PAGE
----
Catching Fire: The Quest for a Postdoc

Posted in Graduate School

Mockingjay 1So, you survived “The Hunger Games” and landed an internship. The rest is downhill from here on out, right? If you are likely to be in the market for a postdoc, maybe not. Read on to see how I discovered the postdoc search to be much like an internship sequel that rivals the Hunger Games.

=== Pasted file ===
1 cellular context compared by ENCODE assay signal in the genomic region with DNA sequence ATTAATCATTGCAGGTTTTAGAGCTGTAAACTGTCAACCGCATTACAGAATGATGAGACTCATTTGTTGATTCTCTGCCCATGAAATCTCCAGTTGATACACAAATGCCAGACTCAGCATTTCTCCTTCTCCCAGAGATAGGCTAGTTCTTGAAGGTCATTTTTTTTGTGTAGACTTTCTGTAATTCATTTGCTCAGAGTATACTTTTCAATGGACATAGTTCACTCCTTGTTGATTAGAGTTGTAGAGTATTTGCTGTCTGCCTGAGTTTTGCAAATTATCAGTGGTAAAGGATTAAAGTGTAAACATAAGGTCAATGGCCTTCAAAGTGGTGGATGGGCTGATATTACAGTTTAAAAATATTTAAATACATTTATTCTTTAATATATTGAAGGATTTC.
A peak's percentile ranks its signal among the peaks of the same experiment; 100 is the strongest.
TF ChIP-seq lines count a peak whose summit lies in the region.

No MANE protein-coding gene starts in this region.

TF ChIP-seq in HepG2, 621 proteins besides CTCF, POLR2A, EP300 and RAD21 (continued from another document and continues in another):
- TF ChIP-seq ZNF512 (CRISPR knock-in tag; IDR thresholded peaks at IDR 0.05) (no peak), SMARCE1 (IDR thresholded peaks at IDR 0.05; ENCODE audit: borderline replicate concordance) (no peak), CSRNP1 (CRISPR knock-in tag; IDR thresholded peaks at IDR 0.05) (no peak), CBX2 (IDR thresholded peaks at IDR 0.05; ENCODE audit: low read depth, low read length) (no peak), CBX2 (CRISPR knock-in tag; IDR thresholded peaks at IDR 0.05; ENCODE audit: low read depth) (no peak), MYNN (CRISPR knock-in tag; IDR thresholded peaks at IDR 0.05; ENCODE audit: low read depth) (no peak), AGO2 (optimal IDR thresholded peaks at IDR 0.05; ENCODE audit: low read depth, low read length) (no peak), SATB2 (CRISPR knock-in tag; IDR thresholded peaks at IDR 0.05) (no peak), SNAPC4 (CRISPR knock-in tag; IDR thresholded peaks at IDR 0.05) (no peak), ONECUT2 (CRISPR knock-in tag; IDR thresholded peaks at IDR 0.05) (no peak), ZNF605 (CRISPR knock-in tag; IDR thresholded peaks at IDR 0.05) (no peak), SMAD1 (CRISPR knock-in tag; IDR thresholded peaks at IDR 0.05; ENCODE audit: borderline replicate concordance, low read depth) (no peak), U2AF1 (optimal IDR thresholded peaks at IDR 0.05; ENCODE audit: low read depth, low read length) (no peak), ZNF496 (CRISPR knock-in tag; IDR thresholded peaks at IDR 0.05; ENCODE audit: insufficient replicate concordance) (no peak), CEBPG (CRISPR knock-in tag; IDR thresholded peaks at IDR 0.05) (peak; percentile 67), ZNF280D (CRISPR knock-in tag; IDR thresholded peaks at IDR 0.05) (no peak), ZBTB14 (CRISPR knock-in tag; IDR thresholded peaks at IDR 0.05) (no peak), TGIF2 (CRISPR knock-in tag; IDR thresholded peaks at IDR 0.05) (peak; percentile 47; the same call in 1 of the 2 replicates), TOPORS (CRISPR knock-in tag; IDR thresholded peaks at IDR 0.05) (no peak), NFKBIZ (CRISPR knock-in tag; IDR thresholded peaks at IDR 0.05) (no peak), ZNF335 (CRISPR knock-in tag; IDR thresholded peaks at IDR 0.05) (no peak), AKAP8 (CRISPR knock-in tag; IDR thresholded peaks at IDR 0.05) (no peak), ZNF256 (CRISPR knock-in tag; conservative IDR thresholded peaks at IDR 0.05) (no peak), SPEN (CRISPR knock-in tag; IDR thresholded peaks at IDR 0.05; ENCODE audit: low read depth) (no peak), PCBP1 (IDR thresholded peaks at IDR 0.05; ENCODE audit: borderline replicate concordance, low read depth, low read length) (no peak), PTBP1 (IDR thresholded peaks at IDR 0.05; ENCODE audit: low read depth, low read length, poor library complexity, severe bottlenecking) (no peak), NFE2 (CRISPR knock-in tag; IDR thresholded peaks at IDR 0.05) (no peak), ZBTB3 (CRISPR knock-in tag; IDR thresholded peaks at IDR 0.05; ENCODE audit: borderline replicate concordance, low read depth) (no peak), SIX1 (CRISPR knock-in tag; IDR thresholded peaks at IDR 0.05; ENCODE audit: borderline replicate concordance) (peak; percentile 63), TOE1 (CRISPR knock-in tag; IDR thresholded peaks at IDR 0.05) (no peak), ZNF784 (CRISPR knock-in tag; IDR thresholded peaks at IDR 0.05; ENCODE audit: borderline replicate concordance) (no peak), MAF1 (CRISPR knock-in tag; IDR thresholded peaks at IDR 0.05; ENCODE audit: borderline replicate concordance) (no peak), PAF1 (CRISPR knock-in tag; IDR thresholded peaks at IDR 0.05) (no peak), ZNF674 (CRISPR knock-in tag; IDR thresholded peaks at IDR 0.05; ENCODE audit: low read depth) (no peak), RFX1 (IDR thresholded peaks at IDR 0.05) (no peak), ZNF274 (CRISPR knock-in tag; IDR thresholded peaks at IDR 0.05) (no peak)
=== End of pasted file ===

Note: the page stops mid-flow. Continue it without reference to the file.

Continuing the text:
1) Just when you’re starting your Victory Tour, your name gets called again. Like Katniss and Peeta, you arrive after the internship “games” grateful and relieved, ready to bask in the victory. Almost as soon as your anxiety comes down and you aren’t looking over your shoulder every few minutes for another obstacle, your name gets called again in the lottery. It’s time to select a postdoc. Not more than a couple months into your internship training, you have to reassess your skills, ask for reference letters, and choose sites. I have heard of some interns being asked on day one where they want to go on postdoc. In many cases, you haven’t even obtained the skills or experiences you need for postdoc upon application. This is especially true if you are slotted to complete specialty training in the second half of the internship year and are planning to apply for a specialty postdoc (e.g., trauma, neuropsychology, geropsychology). It’s hard to focus on the skills and training you are taking on during internship, your anxiety increases again, and your focus is on the next games instead of where you are. But, unless you’re positive you won’t need a license, know you’ll move to and stay indefinitely in a state that has passed sequence of training (i.e., you don’t need a postdoc), or are open to securing an informal postdoc, your name will be called again. It’s time to buck up for round two.